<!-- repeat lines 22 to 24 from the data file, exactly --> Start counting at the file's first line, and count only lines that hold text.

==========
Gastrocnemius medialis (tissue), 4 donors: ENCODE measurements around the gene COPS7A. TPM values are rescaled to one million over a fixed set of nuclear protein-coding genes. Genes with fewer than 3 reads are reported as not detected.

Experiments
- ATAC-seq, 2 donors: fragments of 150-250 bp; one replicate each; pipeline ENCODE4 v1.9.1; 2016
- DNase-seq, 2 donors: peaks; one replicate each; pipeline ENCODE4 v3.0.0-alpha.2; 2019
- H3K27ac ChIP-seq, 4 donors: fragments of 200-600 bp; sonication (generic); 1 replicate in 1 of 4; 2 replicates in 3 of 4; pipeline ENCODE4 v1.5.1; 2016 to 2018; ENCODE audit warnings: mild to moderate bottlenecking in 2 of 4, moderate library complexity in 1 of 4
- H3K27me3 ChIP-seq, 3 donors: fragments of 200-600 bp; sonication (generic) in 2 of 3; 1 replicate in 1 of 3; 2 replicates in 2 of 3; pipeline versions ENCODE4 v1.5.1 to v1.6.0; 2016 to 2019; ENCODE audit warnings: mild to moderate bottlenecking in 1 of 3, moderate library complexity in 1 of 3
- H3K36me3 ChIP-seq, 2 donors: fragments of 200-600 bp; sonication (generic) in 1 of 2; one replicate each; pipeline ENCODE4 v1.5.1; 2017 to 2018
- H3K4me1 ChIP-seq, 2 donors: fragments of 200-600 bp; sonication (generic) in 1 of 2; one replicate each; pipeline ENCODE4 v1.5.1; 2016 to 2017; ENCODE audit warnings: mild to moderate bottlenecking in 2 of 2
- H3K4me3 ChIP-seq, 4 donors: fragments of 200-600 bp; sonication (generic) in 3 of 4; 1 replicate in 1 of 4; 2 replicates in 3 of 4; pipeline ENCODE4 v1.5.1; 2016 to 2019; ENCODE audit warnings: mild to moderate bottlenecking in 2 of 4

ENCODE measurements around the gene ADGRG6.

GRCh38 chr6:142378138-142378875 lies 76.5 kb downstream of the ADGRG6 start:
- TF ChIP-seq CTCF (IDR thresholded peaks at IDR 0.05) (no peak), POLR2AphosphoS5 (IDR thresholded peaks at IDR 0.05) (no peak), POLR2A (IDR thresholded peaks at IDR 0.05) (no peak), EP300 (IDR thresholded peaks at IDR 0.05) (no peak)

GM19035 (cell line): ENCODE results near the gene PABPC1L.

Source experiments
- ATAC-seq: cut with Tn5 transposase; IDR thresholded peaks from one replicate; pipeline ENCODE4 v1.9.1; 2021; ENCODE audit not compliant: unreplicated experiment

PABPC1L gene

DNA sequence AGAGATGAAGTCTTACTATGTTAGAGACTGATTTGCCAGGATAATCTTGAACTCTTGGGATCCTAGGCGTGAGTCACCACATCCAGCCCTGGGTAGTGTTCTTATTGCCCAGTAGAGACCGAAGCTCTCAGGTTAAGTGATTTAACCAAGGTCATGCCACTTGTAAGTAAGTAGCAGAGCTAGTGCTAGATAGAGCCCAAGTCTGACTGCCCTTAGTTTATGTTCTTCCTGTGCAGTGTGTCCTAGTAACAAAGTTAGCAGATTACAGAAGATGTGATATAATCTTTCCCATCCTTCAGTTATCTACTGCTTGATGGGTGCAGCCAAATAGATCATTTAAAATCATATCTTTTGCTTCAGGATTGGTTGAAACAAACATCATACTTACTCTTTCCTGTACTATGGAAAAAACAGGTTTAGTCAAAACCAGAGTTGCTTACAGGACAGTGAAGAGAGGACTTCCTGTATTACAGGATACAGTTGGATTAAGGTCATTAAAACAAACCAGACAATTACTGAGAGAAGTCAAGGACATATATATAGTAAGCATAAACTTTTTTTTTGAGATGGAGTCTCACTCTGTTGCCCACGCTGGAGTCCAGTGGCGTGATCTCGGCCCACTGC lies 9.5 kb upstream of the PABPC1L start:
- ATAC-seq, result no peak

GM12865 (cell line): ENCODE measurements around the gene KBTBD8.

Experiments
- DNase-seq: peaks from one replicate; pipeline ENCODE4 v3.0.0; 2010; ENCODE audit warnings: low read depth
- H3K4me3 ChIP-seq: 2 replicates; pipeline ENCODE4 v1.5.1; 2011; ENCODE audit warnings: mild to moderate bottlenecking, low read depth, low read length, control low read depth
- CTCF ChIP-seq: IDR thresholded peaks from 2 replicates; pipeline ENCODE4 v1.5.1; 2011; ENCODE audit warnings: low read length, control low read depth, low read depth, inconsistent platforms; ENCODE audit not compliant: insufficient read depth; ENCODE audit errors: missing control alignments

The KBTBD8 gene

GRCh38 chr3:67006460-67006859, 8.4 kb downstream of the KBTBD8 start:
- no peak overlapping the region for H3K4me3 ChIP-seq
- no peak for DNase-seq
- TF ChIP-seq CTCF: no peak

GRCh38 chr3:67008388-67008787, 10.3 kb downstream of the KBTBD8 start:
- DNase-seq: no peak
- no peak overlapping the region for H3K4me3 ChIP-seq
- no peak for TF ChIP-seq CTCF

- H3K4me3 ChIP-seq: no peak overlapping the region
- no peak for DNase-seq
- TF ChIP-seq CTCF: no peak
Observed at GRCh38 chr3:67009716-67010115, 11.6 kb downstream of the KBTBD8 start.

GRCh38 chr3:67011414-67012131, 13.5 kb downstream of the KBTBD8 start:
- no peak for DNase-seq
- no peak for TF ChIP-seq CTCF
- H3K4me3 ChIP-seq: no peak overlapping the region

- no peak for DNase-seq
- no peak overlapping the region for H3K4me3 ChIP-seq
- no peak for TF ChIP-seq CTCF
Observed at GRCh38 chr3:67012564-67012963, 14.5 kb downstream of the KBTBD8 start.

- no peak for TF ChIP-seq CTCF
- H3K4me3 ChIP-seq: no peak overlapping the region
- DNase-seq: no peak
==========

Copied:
- H3K4me3 ChIP-seq: 2 replicates; pipeline ENCODE4 v1.5.1; 2011; ENCODE audit warnings: mild to moderate bottlenecking, low read depth, low read length, control low read depth
- CTCF ChIP-seq: IDR thresholded peaks from 2 replicates; pipeline ENCODE4 v1.5.1; 2011; ENCODE audit warnings: low read length, control low read depth, low read depth, inconsistent platforms; ENCODE audit not compliant: insufficient read depth; ENCODE audit errors: missing control alignments

The KBTBD8 gene